Jeremy Freedman
Jeremy Freedman



Literally, another’s  world. Sometimes called Yene Velt, Another world. It’s the back of beyond, the middle of nowhere, out in the sticks.

This blog will explore what it’s like to live a Jewish life outside those well-known postcodes of London and Manchester, to keep shabbes and kosher in a rural English setting. And, contrariwise, to describe that rural English setting through the eyes of an urban English Jew.

Here’s an introduction.


Meet a frum Jew at a Simchah. Tell him that, despite appearances, you’re observant, you keep shabbes and kosher. He wants to know where you live and where you go to Shul? Tell him you don’t live in London and he wants to know Manchester or Gateshead? Tell him you live in the country and he furls his brow and thinks hard.

“Bournemouth?”, he asks hesitantly.

“No, Bedfordshire”

First a pause as he turns this over in his mind, then finally a deep, satisfied, sigh.

“Aaaah. I’ve got it! Luton” (this last word exhaled triumphantly)

“Actually, no. Although Luton is in Bedfordshire, and it has a shul and a small community, it’s in the south-west of the county. I live in North-East Bedfordshire, in the Wolds”

“Yenem’s wolds?”

“Yes, sort of”.

The conversation then turns to what do we do for Shabbes, where do we get kosher food, and isn’t there a lot of antisemitism? Short questions requiring long answers. We sit down, he passes me a schnapps, I accept it. He offers me a cracker with some herring, I decline it. I tell him I have been a vegetarian for over 50 years. Now his preliminary diagnosis is confirmed: I really am, certifiably, meshuggeh. But at least he doesn’t ask where I buy my meat.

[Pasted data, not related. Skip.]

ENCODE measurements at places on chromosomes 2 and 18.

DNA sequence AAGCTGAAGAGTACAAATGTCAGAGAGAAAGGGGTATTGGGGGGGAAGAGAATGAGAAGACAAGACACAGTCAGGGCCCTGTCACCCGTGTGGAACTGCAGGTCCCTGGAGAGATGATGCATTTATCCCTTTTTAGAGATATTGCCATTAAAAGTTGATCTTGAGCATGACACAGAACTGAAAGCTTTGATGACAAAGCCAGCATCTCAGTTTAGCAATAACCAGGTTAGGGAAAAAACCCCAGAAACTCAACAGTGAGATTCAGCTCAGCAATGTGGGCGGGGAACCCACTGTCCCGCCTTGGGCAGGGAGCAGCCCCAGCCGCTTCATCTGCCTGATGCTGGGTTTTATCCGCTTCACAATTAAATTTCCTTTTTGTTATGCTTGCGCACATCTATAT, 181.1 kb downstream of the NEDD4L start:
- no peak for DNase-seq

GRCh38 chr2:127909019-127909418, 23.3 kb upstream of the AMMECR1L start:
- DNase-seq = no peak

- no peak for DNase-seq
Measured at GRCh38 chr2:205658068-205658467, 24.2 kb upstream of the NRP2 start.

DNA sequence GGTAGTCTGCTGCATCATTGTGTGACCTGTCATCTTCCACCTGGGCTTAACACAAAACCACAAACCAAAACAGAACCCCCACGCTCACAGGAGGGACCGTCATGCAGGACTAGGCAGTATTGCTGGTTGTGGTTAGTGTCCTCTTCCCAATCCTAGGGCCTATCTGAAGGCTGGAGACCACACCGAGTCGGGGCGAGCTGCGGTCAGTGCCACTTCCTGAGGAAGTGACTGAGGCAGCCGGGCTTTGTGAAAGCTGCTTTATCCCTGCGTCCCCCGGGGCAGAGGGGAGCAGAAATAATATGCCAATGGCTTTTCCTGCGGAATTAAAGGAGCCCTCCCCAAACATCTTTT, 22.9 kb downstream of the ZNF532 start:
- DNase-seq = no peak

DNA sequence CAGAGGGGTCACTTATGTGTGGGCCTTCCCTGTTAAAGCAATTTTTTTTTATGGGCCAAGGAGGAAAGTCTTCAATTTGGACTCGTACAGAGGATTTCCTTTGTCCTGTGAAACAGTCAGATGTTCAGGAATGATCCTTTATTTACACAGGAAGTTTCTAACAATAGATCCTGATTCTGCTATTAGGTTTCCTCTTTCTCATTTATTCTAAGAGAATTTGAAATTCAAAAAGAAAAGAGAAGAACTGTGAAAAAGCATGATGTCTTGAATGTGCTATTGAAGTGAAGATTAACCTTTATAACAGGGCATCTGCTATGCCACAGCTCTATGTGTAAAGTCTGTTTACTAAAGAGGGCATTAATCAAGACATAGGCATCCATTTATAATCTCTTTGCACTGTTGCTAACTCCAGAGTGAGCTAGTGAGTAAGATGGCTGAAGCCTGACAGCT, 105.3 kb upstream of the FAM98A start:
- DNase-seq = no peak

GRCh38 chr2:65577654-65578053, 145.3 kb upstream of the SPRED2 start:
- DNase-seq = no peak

I explain I am a lawyer, that I was born and raised in London, that for many years I lived within a mile or two of Golders Green, that I went to shul and leined from the Sefer Torah every Shabbes, went to Shacharis every morning, sometimes (if I could get out of the office) to Minchah and Ma’ariv as well. However, I always wanted to keep livestock and grow fruit and vegetables.

“Why should you be surprised?” I ask him, “My great-grandfather was a horsebreeder and mushroom-grower near Lomza. My parents’ chevra went to Eretz Yisroel and founded an agricultural kibbutz”.

I add that eight years ago we sold the family home in the insulated bubble that is North-West London, and bought a house in the country with a few acres. We keep goats and sheep, geese, chickens, ducks and bees. We grow all our own fruit and vegetables (except lemons, bananas and the occasional avocado) and produce milk and cheese. This Rosh Hashanah for the first time we had our own honey. We have surpluses, some of which we sell, some we give away. We rescued some derelict outbuildings and have created seven external guest bedrooms, each with shower and toilet ensuite. We have 2 Sifrei Torah and an Aron Kodesh to house them. 8 or 10 times each year we invite friends to make a minyan on a shabbes or a yom tov. Sometimes we let the place out to groups.

He is silent for a long time, then he asks softly:

“And for a mikveh?”

“We have a deep pond at the end of the vegetable garden”

(We also have a swimming pool, but out of modesty I don’t mention it)

About the Author
Family Lawyer in Hampstead and Smallholder in Bedfordshire. Keeps sheep, goats, poultry, Shabbat and kosher.